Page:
Equality Federation joined an amicus brief (see below) filed by Lambda Legal in what is shaping up to be one of the most significant LGBTQ equality cases of our time, Masterpiece Cakeshop v. Colorado Civil Rights Commission. Don’t be fooled by the name or the right-wing’s arguments; This case is not just about cakes or one small business, it is about whether laws against discrimination can continue to be enforced without sweeping exemptions.
We don’t want to go back to the days when businesses can tell customers “we don’t serve your kind here.” This case is about whether this bakery could put a sign in its window: “Wedding cakes for heterosexuals only.”
As a nation, we decided more than a half century ago that businesses that are open to the public should be open to everyone on the same terms, and that includes customers who are lesbian, gay, bisexual, or transgender. Businesses and their owners have a right to express themselves and to their religion, but those freedoms don’t give businesses open to the public the right to discriminate when serving their customers.
Protecting people from discrimination is part of our country’s promise of equal treatment under the law for everyone. A ruling allowing discrimination here would turn the constitution’s promise of equal treatment under the law on its head. It would have implications far beyond LGBT people, and would put into jeopardy long-standing laws against discrimination across the country.
Background (from ACLU)
In 2012, David Mullins and Charlie Craig, together with Craig’s mother, visited Masterpiece Cakeshop, a Denver-area bakery, to order a cake for their wedding reception. Before even discussing the design of the cake, Jack Phillips, the owner of Masterpiece, told them he wouldn’t sell them a wedding cake because they were a same-sex couple.
Colorado state law prohibits all public accommodations, including businesses like Masterpiece Cakeshop, from refusing service to anyone based on their religion, race, sex, disability, age, national origin, marital status, creed, sexual orientation or gender identity. The Colorado Civil Rights Commission ruled that the bakery had violated Colorado law by discriminating against Mullins and Craig.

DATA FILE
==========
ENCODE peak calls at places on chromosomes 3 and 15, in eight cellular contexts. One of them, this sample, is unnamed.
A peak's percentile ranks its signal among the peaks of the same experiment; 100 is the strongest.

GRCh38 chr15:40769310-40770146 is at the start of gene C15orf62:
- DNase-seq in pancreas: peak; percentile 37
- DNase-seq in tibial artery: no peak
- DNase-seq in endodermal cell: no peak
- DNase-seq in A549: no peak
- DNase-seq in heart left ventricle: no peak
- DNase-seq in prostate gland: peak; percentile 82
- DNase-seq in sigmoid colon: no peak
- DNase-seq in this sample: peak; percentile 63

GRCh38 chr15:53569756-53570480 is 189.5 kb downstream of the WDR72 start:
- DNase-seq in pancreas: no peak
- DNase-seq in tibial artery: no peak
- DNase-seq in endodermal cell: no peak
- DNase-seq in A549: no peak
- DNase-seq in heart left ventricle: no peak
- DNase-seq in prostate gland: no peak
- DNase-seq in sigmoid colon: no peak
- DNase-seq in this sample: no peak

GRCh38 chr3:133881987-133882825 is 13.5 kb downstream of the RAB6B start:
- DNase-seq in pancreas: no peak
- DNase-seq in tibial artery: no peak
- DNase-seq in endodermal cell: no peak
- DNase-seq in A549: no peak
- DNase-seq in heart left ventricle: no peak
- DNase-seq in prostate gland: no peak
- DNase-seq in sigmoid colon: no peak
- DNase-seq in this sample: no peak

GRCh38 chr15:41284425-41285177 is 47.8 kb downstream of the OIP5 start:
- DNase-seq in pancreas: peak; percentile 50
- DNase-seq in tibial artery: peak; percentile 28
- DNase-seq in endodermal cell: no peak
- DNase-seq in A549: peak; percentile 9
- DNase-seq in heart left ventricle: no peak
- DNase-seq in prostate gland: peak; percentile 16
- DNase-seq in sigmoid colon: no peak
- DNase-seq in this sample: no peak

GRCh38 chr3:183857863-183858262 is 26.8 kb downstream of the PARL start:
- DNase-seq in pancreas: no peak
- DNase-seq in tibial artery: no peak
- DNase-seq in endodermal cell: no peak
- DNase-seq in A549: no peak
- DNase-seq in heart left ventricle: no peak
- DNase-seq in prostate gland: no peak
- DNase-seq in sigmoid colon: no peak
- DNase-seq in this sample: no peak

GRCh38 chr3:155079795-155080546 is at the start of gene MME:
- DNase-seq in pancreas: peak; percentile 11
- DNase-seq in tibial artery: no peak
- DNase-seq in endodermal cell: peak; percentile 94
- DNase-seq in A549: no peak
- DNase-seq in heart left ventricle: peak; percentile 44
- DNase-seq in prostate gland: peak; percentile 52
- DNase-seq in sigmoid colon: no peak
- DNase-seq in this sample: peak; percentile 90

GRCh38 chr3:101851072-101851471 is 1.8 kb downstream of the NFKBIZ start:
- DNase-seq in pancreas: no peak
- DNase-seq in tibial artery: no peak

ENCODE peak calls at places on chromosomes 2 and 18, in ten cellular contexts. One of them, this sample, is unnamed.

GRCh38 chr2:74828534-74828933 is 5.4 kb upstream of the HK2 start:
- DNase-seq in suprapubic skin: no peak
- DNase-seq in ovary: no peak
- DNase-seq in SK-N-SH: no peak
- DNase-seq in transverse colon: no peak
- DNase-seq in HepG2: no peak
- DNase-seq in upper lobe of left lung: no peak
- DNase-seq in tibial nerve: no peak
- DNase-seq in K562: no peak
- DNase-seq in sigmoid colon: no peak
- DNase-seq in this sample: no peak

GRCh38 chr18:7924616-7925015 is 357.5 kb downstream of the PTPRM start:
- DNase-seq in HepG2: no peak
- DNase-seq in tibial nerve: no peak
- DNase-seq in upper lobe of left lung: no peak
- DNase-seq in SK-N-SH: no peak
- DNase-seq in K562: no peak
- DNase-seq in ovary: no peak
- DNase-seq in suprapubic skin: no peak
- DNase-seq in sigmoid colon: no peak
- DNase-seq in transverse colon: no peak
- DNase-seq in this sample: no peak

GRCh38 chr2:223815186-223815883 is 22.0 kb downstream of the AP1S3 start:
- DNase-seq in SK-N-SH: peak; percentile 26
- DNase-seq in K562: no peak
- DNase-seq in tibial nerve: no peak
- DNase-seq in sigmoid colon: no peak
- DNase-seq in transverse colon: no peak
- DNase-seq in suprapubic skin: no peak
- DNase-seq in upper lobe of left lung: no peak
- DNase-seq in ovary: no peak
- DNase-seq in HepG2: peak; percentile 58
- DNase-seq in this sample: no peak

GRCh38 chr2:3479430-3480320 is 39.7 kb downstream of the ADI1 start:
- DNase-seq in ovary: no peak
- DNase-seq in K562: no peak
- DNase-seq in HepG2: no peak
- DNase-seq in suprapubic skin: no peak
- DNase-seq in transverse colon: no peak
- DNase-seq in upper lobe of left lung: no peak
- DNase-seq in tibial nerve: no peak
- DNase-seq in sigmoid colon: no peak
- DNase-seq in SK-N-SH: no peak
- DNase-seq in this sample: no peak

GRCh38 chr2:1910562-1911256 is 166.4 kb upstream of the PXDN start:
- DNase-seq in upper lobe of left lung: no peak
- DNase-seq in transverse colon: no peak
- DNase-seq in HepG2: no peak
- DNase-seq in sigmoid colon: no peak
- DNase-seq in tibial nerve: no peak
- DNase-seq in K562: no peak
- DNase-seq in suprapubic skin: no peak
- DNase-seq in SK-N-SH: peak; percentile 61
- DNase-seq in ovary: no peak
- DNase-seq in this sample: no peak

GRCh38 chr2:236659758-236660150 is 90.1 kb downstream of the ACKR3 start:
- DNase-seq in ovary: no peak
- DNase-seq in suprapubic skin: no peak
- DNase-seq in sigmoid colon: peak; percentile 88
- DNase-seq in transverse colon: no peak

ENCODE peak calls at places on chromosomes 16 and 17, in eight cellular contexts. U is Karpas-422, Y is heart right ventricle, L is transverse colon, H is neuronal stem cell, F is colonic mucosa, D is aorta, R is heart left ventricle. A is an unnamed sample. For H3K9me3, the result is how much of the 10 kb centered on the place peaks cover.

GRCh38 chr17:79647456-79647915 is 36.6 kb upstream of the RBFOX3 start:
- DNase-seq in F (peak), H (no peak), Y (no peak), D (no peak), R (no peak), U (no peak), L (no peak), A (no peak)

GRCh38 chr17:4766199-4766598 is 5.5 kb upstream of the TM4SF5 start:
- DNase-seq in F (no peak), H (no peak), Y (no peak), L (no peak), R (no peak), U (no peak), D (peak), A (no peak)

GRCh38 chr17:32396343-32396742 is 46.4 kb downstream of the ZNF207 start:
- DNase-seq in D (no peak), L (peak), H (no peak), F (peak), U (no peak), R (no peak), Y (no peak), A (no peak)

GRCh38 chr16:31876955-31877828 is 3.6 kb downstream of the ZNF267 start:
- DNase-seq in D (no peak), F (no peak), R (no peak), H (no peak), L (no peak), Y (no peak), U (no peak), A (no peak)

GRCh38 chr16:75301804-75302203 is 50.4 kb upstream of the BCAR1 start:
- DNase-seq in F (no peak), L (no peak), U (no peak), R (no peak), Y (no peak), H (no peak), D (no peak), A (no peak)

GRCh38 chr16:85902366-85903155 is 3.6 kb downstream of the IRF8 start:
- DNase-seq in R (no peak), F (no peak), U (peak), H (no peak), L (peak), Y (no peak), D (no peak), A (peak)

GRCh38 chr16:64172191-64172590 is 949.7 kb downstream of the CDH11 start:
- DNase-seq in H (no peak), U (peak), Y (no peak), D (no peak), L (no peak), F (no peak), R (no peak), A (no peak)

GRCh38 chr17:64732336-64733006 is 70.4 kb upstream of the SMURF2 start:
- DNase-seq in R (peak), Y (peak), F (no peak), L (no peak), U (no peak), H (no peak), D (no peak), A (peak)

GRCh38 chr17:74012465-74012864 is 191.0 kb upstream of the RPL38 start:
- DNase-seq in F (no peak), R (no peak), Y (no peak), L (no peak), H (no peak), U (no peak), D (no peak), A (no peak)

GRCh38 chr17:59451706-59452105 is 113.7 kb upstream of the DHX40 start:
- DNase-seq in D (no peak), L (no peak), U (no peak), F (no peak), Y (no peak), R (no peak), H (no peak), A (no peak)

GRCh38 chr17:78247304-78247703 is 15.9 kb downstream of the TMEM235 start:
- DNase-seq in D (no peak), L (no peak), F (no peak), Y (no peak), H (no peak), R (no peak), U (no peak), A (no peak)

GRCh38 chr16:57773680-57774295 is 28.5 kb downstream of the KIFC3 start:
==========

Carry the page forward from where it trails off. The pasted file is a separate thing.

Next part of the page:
The bakery sought review of the state ruling by the Supreme Court, which will hear oral argument on the case this fall.
The question before the Supreme Court is whether the Constitution provides a constitutional right to discriminate in violation of longstanding laws that apply to businesses that are open to the public, like Masterpiece Cakeshop.
Laws like Colorado’s ensure that people previously subject to discrimination can go about their day to day life without worrying whether they will be turned away because of who they are. These laws provide access to businesses and services that range from medical care to restaurants, from hotels to public transportation.
This isn’t the first time courts have encountered, and rejected, objections by businesses to nondiscrimination laws on religious or free speech grounds…
o In 1964, soon after the federal Civil Rights Act was enacted to bar race discrimination by places of public accommodation, a small chain of BBQ restaurants in South Carolina called Piggie Park continued to refuse service to Black customers. The owner argued that his religious beliefs about integration should allow him to break the law; he lost at every stage including the Supreme Court.
o The Supreme Court rejected Bob Jones University’s argument that it had a freedom of religion right to refuse to admit interracial couples or students who supported interracial marriage.
o A newspaper argued for a free speech right to post “help wanted” ads that listed jobs for men and jobs for women separately, in violation of anti-discrimination laws. And a law firm sought to defend its refusal to hire women as partners, claiming the First Amendment allowed the partnership to choose to associate only with other men. The Supreme Court rejected both arguments.
If the Supreme Court carves out an exemption to anti-discrimination laws for “creative” businesses, any business owner that provides custom services or products could claim a right to violate anti-discrimination laws as they apply to others, not just LGBT people. It could mean a funeral home could refuse service to the surviving spouse of a gay couple, a salon could refuse to cut hair for a bat mitzvah, a printing company could refuse to sell invitations to a person of color, a tailor could refuse to provide service to a man because he is transgender.
And the consequences and harms would be far-reaching.
Imagine how you would feel if you were kicked out of a business simply because the owner didn’t want to serve “people like you.” It’s shocking to realize that this kind of discrimination still happens to LGBT people today—causing humiliation, embarrassment and fear. Colorado is one of a number of states that protects LGBT people from this kind of discrimination, but those protections are under attack. A loss at the Supreme Court allowing discrimination would have implications that reach far beyond LGBT people. It could also threaten our longstanding protections against discrimination for people of color, women, people with disabilities, religious minorities and others.16-111bsacLambdaLegaletal (2)
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